Someone asked Charlotte Bobcats guard Gerald Henderson Wednesday night if it’s true players play harder the season before they become free agents.
Henderson gave it some serious thought before answering. Then he realized he’s a poor resource to answer that, because he plays the same way all the time.
“Interesting,” Henderson responded. “There is so much pressure you can put on yourself (as an impending free agent). But you’ve got to play hard either way.
“Last year I did the same thing I’m doing this year.”
That’s true. When the Bobcats were going through that 7-59 season – worst winning percentage in NBA history – it seemed to bother Henderson more than other players. He took it personally to have to be associated with that record.
Now he approaches restricted free-agency in July. Only once in his four seasons as a Bobcat has this franchise reached the playoffs. That’s a departure from the winning Henderson’s teams did in high school and at Duke.
But, all things being equal, he says he’d like to remain a Bobcat and be part of the long-term solution.
“I know one thing – the Bobcats have stuck with me,” Henderson said of free-agency. “So if we can work it out, (re-signing in Charlotte) would be a good thing.”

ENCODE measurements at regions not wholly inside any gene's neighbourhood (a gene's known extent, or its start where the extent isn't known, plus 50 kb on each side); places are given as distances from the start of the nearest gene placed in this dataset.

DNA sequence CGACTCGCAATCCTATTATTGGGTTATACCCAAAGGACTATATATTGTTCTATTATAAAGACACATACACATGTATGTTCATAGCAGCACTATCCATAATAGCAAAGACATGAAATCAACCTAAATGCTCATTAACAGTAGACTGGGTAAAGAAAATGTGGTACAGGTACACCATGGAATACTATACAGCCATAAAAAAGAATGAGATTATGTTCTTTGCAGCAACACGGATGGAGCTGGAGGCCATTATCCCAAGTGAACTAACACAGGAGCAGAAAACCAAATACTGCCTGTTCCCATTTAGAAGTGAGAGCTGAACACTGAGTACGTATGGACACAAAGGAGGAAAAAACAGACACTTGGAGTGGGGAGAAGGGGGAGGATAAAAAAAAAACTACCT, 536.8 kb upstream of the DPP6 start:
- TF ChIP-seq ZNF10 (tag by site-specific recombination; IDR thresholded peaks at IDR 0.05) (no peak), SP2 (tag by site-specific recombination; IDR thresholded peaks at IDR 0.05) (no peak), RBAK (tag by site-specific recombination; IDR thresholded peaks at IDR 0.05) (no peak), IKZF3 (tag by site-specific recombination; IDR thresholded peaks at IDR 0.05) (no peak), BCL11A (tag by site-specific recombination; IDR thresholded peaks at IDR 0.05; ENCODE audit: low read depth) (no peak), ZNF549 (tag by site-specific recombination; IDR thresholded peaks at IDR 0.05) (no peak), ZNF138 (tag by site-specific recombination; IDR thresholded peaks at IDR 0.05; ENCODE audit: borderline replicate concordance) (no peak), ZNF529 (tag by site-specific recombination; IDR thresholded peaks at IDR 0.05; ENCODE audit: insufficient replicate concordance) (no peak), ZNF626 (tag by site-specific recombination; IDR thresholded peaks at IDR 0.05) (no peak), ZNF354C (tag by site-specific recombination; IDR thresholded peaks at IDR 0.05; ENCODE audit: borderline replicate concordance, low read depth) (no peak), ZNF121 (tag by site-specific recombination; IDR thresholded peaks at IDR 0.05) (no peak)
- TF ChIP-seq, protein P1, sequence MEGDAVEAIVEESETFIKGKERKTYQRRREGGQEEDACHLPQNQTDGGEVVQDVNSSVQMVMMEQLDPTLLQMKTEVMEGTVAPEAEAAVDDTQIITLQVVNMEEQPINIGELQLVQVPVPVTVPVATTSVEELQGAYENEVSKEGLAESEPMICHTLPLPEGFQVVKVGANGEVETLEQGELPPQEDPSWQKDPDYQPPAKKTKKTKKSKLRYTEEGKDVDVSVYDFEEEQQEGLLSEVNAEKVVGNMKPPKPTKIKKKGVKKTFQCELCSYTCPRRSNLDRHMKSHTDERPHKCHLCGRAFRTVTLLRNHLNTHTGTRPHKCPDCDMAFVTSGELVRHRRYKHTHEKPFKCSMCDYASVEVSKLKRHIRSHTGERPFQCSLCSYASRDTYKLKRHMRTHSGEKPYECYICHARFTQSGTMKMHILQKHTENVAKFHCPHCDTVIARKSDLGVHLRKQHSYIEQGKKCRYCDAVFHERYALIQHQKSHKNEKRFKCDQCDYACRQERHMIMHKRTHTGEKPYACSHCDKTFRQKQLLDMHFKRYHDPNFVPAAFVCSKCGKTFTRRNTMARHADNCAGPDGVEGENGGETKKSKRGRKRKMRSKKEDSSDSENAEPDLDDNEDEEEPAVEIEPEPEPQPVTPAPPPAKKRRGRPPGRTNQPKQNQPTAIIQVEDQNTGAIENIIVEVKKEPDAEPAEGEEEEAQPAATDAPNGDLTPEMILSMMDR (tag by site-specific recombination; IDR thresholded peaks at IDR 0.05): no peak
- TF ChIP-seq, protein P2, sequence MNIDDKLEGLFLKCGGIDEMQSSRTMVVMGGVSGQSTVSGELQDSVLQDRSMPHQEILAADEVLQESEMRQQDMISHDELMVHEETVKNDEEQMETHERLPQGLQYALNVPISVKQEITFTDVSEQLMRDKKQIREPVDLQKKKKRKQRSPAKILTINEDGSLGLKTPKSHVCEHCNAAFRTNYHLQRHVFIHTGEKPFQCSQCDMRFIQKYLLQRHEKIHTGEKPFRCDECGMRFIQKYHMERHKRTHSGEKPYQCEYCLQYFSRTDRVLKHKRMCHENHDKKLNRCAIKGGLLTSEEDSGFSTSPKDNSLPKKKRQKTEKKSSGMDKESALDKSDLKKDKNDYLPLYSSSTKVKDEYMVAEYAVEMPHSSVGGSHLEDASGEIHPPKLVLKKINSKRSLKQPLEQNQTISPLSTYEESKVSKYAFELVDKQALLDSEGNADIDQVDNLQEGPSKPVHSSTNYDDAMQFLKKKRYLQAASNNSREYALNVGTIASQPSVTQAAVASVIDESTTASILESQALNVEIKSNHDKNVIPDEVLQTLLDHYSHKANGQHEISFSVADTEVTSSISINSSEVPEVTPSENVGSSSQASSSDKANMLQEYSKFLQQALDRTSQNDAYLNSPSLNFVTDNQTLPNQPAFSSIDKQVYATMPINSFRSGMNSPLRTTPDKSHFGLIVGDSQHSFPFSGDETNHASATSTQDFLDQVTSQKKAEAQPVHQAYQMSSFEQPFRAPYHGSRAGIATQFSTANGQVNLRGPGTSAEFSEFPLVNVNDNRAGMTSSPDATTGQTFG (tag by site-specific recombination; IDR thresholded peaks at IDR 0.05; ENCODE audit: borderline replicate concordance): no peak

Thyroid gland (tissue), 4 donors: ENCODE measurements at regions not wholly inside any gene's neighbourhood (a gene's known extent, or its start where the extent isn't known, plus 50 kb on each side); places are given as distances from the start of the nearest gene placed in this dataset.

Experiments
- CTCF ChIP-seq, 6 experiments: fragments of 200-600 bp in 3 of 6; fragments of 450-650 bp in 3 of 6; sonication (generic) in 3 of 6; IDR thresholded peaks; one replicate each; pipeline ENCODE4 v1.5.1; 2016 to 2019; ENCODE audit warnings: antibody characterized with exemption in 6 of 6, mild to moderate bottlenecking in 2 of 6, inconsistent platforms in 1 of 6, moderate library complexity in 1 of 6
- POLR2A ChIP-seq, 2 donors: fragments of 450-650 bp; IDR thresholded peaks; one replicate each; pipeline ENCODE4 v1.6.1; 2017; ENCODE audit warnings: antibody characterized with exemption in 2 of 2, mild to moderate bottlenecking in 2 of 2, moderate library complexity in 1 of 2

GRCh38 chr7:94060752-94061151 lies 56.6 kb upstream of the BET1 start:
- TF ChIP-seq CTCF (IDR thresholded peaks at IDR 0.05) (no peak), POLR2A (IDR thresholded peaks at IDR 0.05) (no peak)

The Bobcats have made nine lottery selections (top-14 picks) in their nine-year history. Five of those players – the ones who are no longer on the rookie pay scale – have departed. So it’s no given Henderson will be here long-term.
But the Bobcats certainly have the resources to retain him if they choose, with as much as $21 million available under the salary cap this coming summer. And he’s playing the best basketball of his NBA career.
Eight games ago, in an unexpected home victory over the Boston Celtics, Henderson scored a career-high 35 points. Wednesday against the Magic, he scored 34 in a 19-point comeback.
In that eight-game span, Henderson is averaging 22.3 points on 52 percent shooting from the field. So if Henderson isn’t playing any harder headed into free-agency, he’s certainly playing better.
Acquiring McRoberts at the trade deadline from Orlando appeared to be a minor deal, but he’s become a starter. Dunlap believes McRoberts’ passing has improved the Bobcats’ ball-movement. The Bobcats have totaled 20 or more assists in four of their last six games and Dunlap gives McRoberts credit for that.
“When he walked in the door you could see his high (basketball) IQ,” Dunlap said. “His ability to pass has been contagious.”
McRoberts isn’t personally getting a lot of assists, but his ability to swing the ball from side-to-side in the high post has made the Bobcats a better passing team in general. Henderson, who played with McRoberts at Duke, anticipated as much.
“His decision-making is a big thing for our team,” Henderson said.